A talking head
. He is the Liberal
version of Bill O'reilly
. Like O'reilly he is not above taking quotes out of context to vilify
. This is especially true of his "worst person in the world". A segment that is not given to any of the reporters or pundits
but frequently to those appearing on Fox News, CNN, CBS and ABC. David Shuster remarked Chelsea Clinton was being "pimped out by the Clinton Campaign." Olbermann condemned the remarks but said what a great journalist Shuster was. It seemed hardly the response had the remark been been made someone on another network. Shuster is a former employer Fox News which he worked at from 1996-2002.
fashion like O'reilly he will also ignore the real story when it does not suit his views. An example of this is when a Barack Obama
senior economic adviser, Austan Goolsbee had a meeting with the Canadian government. At the meeting he advised them "not to be worried about what Obama says about NAFTA
." It was simply Campaign rhetoric
. Obama said this never happened, later saying it did and was without his knowledge. Olbermann did not questioning if Obama was truthful or his lack of his knowledge that a senior staffer was meeting the Canadians. Instead he questioned how the memo got leaked and never apologized for earlier statements that the Clintons were wrong and gullible
for claiming this meeting to place. Olbermann often hisses and moans on air when any question are raised about Senator Obama's dealings, votes or experience.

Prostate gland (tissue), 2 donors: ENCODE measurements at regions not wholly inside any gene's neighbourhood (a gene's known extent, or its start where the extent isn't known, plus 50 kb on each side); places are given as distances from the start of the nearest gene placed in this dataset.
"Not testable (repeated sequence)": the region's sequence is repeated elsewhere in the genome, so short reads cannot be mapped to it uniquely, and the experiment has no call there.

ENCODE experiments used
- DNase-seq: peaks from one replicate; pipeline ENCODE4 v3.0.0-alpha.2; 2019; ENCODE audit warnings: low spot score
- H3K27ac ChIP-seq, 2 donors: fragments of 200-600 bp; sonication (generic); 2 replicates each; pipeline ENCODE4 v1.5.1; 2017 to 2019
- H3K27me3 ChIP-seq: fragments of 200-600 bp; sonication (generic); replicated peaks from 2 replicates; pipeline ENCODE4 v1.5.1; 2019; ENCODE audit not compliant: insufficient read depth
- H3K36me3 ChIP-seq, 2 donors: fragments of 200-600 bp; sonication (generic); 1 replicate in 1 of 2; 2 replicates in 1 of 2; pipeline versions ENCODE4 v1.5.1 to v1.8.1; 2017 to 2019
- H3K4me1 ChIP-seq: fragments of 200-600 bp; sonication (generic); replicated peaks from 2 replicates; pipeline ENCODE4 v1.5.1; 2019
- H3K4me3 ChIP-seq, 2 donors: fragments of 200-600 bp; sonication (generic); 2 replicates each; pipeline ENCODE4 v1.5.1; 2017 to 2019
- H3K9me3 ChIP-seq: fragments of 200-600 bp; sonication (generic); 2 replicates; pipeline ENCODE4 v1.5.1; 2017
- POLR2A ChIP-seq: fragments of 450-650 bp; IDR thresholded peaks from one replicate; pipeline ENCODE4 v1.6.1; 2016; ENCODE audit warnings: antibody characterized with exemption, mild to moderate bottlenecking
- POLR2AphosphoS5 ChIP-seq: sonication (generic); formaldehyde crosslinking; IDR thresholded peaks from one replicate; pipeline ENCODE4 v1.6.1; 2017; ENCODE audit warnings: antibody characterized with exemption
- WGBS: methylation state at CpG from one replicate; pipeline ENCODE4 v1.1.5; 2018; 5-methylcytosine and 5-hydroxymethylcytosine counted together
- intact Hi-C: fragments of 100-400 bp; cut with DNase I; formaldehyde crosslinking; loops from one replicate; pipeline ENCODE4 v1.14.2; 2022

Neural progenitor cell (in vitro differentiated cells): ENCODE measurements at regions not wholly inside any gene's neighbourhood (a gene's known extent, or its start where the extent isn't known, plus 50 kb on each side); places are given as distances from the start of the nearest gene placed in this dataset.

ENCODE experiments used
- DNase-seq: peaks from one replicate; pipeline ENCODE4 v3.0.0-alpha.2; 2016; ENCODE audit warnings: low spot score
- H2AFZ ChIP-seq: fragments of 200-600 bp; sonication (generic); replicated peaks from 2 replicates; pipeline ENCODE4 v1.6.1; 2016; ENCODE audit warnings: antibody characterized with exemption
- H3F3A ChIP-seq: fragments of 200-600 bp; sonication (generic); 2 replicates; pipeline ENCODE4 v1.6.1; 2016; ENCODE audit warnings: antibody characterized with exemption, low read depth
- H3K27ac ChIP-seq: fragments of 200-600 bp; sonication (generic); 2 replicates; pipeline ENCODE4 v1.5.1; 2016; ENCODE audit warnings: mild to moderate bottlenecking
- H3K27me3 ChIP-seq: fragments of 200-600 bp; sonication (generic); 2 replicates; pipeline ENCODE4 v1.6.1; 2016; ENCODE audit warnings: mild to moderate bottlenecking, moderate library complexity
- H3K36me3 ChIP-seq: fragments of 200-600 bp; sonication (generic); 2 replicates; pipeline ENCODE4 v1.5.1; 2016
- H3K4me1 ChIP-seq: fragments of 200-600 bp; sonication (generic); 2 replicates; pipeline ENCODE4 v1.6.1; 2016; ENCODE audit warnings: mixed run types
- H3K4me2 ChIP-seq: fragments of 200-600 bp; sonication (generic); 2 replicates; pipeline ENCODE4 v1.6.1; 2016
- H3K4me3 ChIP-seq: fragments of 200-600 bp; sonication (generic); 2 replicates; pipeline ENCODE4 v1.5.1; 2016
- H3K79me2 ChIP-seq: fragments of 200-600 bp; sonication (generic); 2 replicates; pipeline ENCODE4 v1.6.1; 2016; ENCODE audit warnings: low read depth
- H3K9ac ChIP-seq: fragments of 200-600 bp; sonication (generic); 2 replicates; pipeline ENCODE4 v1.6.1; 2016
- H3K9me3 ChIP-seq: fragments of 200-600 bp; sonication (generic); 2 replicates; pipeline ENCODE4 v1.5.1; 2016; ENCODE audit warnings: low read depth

Olbermann also tried to out
CNN's Anderson Cooper
. Saying, "Don’t tell me you don’t want to talk about personal life when you wrote a book about your father’s death and your brother’s death,” says Olbermann. You can’t move this big mass of personal stuff out for public display, then people ask questions and you say, ‘Oh, no, I didn’t say there was going to be any questions.’ It’s the same thing as the Bush administration saying, ‘We’re going to war, but you really aren’t allowed to know why."
Olbermann often gives sports celebrities a free pass on criminal behavior. When Atlanta quarterback Michael Vick
was to be sentenced on dog fighting charges Olbermann said he had been punished enough from public opinion. Also he claimed that Vick's apology was so sincere. He went on to say Vick should return to the NFL as soon as possible so people could get satisfaction in his "pleading for a job while the hounds of public approbation are nipping at his heels." Never mind this contradicts his statement that he has been punished enough a few seconds earlier.